“Don’t join the book burners,” President Dwight D. Eisenhower implored Dartmouth College graduates on June 14, 1953. “Don’t be afraid to go to your library and read every book as long as any document does not offend your own ideas of decency.”
Eisenhower’s words shocked many because they constituted his first public challenge to McCarthyism—an ethos enveloping the country at the time and fed by Senator Joseph McCarthy (R-Wis.), who inferred communist conspiracies everywhere in American culture, including books on the shelves of 194 information libraries that the US State Department operated in 61 foreign countries.
Like-minded individuals also saw communist threats in the images on the covers of magazines, paperbacks, and comics that were stacked face-out on newsstand racks across the country. The US House of Representatives even set up a Select Committee on Current Pornographic Materials to investigate the publishers. Outside Washington, the National Organization for Decent Literature (NODL) sponsored by the Roman Catholic Church issued monthly lists of condemned titles that local parishioners used to police newsstands (and, on occasion, local public library shelves). Owners who passed muster received NODL seals of approval to display in their windows; sales at newsstands that did not display a seal invariably suffered.
Crafting the Freedom to Read Statement
But Eisenhower’s words were very welcome to the American Library Association (ALA). In May 1953, ALA delegates met with members of the American Book Publishers Council (a parent organization of the Association of American Publishers) in Rye, New York. From that conference emerged The Freedom to Read Statement that begins with the phrase, “The freedom to read is essential to our democracy,” and included seven propositions, the first being, “It is in the public interest for publishers and librarians to make available the widest diversity of views and expressions, including those that are unorthodox, unpopular, or considered dangerous by the majority.” It was transmitted to ALA for consideration at its 1953 Annual Conference in Los Angeles, June 21–27.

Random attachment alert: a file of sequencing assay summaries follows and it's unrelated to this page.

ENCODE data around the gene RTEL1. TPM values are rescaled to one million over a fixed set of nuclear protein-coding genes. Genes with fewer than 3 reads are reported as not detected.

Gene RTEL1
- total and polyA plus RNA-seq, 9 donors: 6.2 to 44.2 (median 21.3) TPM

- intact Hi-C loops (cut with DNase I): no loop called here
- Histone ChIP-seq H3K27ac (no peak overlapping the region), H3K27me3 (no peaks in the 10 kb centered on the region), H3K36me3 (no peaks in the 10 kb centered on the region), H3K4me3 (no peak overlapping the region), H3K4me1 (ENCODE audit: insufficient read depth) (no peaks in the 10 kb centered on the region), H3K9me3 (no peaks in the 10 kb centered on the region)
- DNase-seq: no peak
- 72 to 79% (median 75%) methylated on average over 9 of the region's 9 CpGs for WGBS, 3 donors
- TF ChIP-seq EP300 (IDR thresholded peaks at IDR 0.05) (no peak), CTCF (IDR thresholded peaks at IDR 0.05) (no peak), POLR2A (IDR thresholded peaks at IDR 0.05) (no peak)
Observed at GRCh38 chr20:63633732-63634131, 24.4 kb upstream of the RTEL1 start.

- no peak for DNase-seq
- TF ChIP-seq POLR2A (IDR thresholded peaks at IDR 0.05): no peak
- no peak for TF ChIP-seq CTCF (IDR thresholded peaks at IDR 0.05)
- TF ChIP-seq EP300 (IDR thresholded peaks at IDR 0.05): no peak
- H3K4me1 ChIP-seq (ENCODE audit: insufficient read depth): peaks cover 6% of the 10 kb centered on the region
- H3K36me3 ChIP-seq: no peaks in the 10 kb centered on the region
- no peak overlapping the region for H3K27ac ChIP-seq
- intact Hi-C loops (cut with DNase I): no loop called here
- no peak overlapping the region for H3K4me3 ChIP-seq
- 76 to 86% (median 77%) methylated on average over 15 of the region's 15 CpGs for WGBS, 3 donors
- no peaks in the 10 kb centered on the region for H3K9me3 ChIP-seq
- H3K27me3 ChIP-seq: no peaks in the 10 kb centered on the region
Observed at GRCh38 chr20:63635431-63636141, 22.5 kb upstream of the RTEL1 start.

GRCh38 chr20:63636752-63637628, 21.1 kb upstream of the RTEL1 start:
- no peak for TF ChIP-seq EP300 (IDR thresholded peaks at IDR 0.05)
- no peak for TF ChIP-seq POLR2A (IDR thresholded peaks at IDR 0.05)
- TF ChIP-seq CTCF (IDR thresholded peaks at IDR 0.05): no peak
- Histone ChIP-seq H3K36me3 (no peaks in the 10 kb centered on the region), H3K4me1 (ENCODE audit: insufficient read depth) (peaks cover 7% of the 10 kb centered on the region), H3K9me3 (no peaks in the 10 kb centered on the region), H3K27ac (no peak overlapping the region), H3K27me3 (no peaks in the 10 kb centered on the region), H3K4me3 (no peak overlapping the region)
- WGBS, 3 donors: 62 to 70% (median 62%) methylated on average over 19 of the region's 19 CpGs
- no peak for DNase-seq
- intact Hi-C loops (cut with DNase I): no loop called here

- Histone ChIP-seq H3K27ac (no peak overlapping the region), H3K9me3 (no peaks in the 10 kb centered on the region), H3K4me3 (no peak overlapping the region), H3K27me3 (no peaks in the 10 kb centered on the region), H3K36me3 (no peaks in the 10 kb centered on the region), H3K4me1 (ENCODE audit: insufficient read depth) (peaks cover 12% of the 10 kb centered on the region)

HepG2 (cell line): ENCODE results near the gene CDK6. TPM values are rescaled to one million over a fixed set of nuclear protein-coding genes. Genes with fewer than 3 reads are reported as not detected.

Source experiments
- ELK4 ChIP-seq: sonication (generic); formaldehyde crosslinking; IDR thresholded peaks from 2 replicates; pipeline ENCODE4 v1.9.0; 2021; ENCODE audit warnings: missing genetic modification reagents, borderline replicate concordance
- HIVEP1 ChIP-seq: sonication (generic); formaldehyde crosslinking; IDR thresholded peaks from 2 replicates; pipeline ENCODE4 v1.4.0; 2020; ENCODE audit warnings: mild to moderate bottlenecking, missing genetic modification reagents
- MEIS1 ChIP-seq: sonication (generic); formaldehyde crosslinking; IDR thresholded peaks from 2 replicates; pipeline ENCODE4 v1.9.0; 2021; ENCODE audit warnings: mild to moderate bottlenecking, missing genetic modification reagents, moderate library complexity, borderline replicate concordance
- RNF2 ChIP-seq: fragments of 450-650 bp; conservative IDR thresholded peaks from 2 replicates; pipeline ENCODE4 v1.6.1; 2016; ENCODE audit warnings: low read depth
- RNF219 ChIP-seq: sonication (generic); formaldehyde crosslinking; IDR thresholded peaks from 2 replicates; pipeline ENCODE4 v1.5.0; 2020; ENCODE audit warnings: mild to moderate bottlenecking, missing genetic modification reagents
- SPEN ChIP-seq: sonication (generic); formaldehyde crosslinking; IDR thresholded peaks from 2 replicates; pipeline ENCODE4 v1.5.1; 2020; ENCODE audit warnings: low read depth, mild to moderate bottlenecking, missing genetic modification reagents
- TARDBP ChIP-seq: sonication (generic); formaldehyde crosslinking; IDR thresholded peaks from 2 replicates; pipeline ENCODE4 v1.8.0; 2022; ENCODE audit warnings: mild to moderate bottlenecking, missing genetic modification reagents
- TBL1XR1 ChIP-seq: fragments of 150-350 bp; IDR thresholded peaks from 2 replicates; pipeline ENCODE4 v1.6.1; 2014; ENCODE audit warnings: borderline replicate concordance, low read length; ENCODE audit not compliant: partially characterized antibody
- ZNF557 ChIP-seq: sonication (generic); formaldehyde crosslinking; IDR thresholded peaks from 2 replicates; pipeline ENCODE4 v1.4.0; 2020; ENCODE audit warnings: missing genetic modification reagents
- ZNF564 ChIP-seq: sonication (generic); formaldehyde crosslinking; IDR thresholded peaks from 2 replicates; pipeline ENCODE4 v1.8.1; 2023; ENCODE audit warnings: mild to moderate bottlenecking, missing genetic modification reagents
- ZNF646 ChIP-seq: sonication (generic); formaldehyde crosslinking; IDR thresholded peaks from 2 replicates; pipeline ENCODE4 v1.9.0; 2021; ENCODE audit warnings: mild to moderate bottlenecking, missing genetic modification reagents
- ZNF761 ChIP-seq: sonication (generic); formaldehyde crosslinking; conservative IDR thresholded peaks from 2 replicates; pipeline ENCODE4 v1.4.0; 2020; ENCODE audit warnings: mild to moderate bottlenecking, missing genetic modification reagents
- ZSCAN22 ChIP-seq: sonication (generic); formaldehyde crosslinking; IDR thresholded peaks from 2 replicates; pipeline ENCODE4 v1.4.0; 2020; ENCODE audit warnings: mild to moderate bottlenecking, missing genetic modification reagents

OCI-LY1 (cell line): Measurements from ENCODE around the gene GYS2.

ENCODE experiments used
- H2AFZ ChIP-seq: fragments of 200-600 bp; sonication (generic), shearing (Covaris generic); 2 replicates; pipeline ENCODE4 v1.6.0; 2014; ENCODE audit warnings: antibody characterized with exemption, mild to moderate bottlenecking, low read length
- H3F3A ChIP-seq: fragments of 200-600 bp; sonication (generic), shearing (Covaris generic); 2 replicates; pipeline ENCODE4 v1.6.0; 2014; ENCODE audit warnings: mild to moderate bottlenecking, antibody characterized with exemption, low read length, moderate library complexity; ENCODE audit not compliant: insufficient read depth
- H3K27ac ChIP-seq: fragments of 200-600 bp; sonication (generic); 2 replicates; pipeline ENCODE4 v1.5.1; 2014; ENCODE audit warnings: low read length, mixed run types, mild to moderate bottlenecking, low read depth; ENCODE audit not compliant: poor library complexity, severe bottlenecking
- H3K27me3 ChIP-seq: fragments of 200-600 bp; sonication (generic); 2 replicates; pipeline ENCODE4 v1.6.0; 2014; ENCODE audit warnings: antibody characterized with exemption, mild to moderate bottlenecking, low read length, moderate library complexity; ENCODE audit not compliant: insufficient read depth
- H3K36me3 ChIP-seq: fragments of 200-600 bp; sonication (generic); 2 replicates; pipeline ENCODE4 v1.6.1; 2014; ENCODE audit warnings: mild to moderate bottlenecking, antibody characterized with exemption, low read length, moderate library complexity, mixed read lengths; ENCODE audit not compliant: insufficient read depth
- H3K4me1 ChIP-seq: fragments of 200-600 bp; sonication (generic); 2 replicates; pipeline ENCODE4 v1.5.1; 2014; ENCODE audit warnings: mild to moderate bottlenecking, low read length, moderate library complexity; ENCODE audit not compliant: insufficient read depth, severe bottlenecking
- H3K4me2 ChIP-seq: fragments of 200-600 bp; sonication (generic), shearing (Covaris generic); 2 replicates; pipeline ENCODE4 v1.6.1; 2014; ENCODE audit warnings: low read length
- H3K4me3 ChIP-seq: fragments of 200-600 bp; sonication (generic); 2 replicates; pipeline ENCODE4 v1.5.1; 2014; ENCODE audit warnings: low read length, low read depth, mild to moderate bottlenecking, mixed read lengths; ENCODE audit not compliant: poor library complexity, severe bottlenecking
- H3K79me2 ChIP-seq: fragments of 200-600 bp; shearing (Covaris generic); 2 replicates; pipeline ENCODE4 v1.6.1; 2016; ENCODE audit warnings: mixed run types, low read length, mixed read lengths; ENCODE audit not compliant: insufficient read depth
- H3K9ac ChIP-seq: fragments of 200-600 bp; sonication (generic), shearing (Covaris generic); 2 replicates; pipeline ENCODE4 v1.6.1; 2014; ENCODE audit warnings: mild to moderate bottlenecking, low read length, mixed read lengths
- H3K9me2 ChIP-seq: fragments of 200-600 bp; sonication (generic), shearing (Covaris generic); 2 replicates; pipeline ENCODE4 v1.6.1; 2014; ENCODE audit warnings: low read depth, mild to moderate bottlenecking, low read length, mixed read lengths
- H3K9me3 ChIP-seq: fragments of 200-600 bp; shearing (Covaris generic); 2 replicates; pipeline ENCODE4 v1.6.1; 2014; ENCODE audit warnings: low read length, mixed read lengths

ALA had a number of important initiatives in the works at the time; all were threatened by the stance it would take on the Freedom to Read Statement. Its Committee on Intellectual Freedom (established in 1940) had just concluded a preconference at Whittier (Calif.) College on June 20–21, 1953, and passed its recommendation to prepare a “statement on book selection in defense of liberty in schools of a democracy” on to ALA.
At the same time, the ALA Federal Relations Committee (now the Committee on Legislation) was pressing the US Office of Education to enhance the status of its Service to Libraries Section and to increase funding for more outreach services that the Library of Congress and other federal libraries offered through libraries across the nation. Most importantly, however, ALA was monitoring a Library Services Bill then before Congress to secure federal support for libraries. (It ultimately met success in the 1956 Library Services Act, the forerunner of the Library Services and Technology Act 40 years later.) All of these efforts were at risk, but ALA pushed forward anyway.
With eight-page copies of the statement freely available to all registrants, on June 25, 1953, the ALA Council—without rancor—officially endorsed the Freedom to Read Statement that very quickly became a much-cited core principle of library service. The next day, ALA President Robert B. Downs read a letter to Association members from Eisenhower. “The libraries of America are and must ever remain,” the President wrote, “the homes of free, inquiring minds. To them, our citizens—of all ages and races, of all creeds and political persuasions—must ever be able to turn with clear confidence that there they can freely seek the whole truth, unwarped by fashion and uncompromised by expediency.”
Note: This post is part of a six-part series on the American Library Association’s proudest moments, written for ALA’s 140th anniversary celebration.
Part 3: The Freedom to Read